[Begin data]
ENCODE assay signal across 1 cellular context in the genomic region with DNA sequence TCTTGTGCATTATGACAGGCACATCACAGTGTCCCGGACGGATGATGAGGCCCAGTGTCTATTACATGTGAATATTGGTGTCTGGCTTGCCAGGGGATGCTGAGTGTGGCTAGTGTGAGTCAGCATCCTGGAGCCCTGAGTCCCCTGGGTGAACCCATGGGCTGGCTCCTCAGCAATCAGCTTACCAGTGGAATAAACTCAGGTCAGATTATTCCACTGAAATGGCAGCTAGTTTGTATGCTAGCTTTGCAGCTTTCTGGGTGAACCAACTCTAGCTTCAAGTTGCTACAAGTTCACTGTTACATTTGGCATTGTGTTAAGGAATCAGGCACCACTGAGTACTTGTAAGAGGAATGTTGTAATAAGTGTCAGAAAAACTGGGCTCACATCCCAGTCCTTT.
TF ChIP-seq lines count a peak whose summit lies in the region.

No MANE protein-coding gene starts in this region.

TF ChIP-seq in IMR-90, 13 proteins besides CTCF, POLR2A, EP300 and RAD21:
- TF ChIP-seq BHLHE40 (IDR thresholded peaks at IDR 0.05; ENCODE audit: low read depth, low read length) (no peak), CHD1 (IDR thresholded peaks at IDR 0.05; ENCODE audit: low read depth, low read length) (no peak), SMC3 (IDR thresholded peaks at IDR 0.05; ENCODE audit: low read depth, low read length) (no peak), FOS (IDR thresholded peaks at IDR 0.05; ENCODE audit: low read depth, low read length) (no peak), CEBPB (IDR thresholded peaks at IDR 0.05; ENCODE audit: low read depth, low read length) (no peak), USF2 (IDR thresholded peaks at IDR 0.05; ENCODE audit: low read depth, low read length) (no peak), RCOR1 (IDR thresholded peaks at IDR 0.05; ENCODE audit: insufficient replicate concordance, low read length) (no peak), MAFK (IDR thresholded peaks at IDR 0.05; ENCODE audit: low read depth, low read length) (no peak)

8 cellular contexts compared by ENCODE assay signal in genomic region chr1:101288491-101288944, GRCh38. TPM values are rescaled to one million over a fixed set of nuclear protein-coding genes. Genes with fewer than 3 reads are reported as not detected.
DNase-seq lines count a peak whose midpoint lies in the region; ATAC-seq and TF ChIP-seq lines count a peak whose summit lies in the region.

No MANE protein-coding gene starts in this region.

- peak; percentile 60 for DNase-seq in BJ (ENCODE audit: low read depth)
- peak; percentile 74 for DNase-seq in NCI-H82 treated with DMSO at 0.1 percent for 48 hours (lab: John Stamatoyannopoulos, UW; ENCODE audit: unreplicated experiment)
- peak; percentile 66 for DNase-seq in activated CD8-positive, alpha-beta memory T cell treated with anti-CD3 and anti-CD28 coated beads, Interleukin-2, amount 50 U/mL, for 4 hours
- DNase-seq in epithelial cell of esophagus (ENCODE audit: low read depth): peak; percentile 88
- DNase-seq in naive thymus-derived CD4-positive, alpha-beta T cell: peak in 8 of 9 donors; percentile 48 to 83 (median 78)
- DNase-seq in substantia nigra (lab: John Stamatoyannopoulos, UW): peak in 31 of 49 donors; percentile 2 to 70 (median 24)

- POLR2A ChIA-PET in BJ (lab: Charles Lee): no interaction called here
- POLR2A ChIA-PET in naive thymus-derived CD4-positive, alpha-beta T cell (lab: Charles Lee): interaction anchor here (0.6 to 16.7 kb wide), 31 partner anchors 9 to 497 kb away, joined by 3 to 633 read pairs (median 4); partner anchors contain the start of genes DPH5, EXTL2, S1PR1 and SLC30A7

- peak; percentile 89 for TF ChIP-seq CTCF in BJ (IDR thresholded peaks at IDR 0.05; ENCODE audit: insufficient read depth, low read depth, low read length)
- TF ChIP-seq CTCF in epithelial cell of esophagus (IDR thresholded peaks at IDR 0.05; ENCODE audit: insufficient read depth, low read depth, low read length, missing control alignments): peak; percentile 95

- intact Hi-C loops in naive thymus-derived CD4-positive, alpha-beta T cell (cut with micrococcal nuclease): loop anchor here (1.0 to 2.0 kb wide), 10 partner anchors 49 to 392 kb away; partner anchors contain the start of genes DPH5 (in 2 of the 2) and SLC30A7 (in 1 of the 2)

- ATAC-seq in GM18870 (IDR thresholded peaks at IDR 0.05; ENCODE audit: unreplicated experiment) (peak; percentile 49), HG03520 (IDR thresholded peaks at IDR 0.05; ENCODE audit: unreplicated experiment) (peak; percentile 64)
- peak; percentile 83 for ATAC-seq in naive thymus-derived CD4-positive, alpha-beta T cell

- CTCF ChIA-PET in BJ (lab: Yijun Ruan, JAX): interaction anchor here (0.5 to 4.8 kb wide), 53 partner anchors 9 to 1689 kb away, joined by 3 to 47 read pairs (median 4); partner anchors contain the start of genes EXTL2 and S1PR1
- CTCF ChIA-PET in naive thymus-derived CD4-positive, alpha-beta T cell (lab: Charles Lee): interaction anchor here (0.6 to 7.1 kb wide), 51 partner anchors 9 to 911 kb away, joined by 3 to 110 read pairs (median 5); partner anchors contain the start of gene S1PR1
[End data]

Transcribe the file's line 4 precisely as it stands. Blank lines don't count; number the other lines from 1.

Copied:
TF ChIP-seq in IMR-90, 13 proteins besides CTCF, POLR2A, EP300 and RAD21: